Recuperative powers: If the Cowboys win their final two games, they will make the playoffs. If there is a message Jason Garrett is looking to sell as the team looks to rebound, that's it. The Cowboys' final two games are against the Washington Redskins and Philadelphia Eagles, teams they outscored 48-19 in meetings earlier this season. It's not the message a lot of fans want to hear, but it is what matters most as the Cowboys look to make the playoffs for the first time since 2009.

"I feel good that we have a chance to beat the Redskins, and if we do that, we'll get a chance to play Philadelphia with an opportunity to get in the playoffs," owner and general manager Jerry Jones said. "I know when I see us lose a game after having a lead like we had at halftime, anything can happen one way or the other."

Pathetic work: On a day in which the offense gained 466 yards and 27 first downs, you would think everything worked well. It didn't. The third-down offense continued its season-long struggles as the Cowboys converting on just 2 of 9 chances. It was the third time this season the Cowboys converted on less than 30 percent of their third-down tries in a game. They are 56-of-159 on the season. Tony Romo said he has to be better on third downs, the receivers have to win in man-to-man situations and the blocking has to be better.

"We haven't done that well," Romo said of the third-down woes. "We have to do a better job."

No chance on D: At one point, the Cowboys fielded a defense that had three players who were not with the team when training camp started (George Selvie, Everette Brown, Corvey Irvin), two undrafted free agents (Jeff Heath, Cameron Lawrence), a sixth-round pick (DeVonte Holloman) and a cornerback (Sterling Moore) who was out of football until Nov. 25. Matt Flynn became the fifth quarterback to throw four touchdown passes against Monte Kiffin's defense, joining Eli Manning, Peyton Manning, Drew Brees and Josh McCown. Flynn and McCown are backup quarterbacks, and the Cowboys will see another backup next week at Washington with Kirk Cousins quarterbacking the Redskins.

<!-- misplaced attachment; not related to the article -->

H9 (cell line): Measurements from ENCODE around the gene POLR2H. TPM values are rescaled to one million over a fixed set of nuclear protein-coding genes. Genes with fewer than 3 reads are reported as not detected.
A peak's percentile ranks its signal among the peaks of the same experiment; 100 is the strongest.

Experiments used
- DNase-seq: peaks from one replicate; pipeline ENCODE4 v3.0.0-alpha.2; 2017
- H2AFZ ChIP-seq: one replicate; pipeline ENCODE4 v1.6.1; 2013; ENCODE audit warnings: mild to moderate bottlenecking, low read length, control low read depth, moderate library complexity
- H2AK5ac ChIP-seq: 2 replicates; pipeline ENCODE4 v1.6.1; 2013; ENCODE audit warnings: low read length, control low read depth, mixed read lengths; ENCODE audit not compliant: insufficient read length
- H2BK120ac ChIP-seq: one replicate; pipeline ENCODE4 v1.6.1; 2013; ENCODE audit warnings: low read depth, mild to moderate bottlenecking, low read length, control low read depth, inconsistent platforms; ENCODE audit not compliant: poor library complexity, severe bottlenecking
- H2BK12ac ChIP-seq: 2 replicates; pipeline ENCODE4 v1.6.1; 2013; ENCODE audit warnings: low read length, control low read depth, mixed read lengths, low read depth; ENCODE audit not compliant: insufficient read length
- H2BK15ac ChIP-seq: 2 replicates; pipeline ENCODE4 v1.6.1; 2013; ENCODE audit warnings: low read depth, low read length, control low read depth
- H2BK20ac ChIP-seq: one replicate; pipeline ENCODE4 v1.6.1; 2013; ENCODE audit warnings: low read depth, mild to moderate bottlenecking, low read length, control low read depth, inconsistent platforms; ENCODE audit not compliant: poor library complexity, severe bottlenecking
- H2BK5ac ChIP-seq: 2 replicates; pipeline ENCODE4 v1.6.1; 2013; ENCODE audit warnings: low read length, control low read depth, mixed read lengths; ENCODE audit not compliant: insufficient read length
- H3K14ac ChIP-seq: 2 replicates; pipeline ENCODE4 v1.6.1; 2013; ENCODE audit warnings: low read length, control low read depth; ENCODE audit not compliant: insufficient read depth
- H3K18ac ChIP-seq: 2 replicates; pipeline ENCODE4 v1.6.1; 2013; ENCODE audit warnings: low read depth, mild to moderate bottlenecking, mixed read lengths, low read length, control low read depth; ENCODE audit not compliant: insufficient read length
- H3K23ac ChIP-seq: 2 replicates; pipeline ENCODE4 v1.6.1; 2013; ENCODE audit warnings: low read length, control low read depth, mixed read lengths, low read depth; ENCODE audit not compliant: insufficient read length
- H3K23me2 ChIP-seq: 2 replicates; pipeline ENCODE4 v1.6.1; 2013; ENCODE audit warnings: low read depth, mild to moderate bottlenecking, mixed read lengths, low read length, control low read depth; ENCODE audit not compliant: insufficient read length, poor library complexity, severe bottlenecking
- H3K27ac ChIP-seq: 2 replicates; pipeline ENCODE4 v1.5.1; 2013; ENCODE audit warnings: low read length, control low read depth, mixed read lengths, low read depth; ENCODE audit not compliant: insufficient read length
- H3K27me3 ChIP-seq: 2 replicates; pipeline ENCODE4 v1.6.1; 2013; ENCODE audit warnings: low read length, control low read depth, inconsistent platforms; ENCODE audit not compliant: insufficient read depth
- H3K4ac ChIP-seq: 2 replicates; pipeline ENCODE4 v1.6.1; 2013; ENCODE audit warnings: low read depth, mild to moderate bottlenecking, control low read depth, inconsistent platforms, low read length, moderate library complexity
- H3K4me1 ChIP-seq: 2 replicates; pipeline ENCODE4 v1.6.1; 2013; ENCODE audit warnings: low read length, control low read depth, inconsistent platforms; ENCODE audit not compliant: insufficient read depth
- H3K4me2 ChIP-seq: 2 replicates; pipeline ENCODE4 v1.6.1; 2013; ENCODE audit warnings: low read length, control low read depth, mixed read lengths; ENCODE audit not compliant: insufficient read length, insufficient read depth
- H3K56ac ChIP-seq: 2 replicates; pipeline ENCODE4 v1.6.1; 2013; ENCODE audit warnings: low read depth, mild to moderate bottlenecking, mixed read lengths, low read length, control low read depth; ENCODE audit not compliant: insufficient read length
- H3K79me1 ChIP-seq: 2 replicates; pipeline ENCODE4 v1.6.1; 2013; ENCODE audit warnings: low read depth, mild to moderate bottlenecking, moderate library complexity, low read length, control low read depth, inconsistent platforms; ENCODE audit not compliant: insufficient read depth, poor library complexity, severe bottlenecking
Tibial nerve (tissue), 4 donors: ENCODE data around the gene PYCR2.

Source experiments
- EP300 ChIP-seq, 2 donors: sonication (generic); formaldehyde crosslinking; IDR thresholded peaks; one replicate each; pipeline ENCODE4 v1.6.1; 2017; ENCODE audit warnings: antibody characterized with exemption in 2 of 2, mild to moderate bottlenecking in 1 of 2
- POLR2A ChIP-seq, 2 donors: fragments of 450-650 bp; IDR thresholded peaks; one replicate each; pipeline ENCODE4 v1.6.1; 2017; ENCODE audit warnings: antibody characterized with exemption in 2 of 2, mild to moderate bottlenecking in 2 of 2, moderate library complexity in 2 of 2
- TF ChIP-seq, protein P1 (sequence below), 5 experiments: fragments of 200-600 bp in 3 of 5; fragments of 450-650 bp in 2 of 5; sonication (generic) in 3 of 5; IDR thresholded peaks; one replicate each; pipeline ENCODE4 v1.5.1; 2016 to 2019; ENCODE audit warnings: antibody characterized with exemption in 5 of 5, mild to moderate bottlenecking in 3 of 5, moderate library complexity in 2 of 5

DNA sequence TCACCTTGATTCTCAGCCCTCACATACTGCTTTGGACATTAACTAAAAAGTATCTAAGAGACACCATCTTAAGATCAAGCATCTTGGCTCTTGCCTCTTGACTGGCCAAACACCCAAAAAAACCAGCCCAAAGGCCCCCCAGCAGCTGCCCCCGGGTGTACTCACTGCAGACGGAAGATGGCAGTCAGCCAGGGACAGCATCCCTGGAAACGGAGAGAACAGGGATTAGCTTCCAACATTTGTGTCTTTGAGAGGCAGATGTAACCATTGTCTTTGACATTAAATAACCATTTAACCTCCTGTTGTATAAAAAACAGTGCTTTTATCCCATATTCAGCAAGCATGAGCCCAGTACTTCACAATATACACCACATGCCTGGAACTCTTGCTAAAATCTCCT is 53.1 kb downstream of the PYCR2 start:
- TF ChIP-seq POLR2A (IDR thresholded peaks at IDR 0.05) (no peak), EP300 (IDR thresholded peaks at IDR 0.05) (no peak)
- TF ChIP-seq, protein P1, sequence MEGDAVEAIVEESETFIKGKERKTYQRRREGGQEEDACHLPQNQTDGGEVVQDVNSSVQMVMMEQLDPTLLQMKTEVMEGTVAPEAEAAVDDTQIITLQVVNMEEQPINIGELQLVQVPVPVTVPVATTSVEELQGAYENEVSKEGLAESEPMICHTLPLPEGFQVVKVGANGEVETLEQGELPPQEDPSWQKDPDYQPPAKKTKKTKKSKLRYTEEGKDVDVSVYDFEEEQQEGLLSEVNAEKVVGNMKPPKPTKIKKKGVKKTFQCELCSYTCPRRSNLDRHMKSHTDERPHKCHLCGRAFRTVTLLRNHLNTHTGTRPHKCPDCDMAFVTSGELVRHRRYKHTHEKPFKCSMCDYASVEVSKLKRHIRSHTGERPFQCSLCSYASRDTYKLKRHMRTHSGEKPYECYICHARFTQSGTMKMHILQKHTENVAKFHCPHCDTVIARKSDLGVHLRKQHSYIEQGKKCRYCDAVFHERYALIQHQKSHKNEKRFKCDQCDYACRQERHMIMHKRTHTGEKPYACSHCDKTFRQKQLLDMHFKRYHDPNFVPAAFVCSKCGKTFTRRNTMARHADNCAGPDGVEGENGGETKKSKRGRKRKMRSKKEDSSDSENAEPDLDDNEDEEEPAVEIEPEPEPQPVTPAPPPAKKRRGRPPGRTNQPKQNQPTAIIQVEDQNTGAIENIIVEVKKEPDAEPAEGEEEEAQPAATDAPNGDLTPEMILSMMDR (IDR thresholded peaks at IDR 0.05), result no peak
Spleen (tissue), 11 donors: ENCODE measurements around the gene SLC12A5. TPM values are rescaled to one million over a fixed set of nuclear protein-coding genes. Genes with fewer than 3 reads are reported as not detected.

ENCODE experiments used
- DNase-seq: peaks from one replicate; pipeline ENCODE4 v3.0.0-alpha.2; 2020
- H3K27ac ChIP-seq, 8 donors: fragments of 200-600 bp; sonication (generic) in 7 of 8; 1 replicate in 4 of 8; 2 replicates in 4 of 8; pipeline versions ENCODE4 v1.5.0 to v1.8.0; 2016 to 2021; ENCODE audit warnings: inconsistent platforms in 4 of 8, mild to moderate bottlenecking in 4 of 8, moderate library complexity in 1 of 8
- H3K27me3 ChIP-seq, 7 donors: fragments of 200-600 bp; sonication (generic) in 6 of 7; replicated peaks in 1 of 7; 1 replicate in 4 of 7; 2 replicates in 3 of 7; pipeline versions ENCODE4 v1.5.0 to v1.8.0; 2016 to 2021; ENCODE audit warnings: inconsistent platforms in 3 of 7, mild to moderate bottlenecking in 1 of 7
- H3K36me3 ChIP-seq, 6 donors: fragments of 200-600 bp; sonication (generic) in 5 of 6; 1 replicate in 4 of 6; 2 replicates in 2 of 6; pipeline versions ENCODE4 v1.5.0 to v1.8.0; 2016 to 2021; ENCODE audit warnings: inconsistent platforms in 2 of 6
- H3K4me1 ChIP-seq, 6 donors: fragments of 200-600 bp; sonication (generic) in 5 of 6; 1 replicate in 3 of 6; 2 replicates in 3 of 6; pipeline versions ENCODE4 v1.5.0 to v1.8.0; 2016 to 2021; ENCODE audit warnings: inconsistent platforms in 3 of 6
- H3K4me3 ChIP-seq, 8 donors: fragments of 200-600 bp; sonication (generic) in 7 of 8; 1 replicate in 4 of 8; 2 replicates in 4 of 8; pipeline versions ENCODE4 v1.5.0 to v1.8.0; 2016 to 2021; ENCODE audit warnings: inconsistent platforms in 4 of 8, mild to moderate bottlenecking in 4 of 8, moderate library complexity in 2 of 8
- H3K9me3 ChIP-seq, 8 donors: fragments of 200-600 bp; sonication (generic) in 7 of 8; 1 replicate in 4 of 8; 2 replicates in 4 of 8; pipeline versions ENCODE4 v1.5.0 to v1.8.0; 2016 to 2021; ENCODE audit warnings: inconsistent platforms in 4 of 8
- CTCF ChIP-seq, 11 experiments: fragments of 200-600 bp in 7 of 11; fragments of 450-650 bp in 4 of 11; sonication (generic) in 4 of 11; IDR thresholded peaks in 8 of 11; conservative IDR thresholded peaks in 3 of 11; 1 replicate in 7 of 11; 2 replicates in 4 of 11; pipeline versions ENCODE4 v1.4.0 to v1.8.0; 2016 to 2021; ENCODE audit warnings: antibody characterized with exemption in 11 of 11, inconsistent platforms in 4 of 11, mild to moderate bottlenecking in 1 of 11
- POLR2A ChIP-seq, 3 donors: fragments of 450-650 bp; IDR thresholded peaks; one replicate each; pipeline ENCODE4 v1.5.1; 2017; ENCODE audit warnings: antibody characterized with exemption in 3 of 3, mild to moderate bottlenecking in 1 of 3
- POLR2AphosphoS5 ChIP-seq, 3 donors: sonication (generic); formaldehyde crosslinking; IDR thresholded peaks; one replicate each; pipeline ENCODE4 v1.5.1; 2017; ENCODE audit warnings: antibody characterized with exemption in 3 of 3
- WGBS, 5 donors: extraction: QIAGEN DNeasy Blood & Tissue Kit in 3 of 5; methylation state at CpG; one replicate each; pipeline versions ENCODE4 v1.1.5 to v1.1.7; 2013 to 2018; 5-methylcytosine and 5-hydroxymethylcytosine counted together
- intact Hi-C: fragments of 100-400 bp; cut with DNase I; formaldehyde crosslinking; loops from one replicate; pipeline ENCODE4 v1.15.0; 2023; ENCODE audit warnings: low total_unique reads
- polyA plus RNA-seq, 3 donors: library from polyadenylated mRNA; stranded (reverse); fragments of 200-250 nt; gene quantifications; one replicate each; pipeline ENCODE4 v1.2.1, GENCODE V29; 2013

Still producing: Jason Witten caught 110 passes last year, an NFL record for tight ends in a season, but he had only three touchdowns. He has 59 catches this year and eight touchdowns. Witten needs one TD in the final two games to equal his career high. His eight from Romo this season are the most the duo has combined for in a season together. With 59 catches for 703 yards, Witten is averaging 11.9 yards per reception, which equals his career best so far. He might not have the starry numbers of the past, but at 31, Witten is not slowing down yet, either.

Upon Further Review: Redskins Week 15

December, 16, 2013
12/16/13
7:50
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ATLANTA -- A review of four hot topics following the Washington Redskins' 27-26 loss to the Atlanta Falcons:

Taking responsibility: An underrated part of Kirk Cousins' game is his ability to say the right things. Cousins has made only two starts, but his handling of the postgame questions speaks volumes about his maturity. He's not afraid to put the blame on himself; it certainly was warranted on his two interceptions. No one else was at fault. He took the blame on the failed two-point conversion; Atlanta played it well, though, yes, Josh Morgan was open (Pierre Garcon was the primary read and Desmond Trufant blanketed him). So it's not all on Cousins. And when he talked about his successes, it was always about what the other guy did to help him -- Fred Davis made a great catch; Pierre got open. It's not an act; this is how Cousins comports himself. I don't know what sort of quarterback Cousins eventually will become, but he has this part down pat.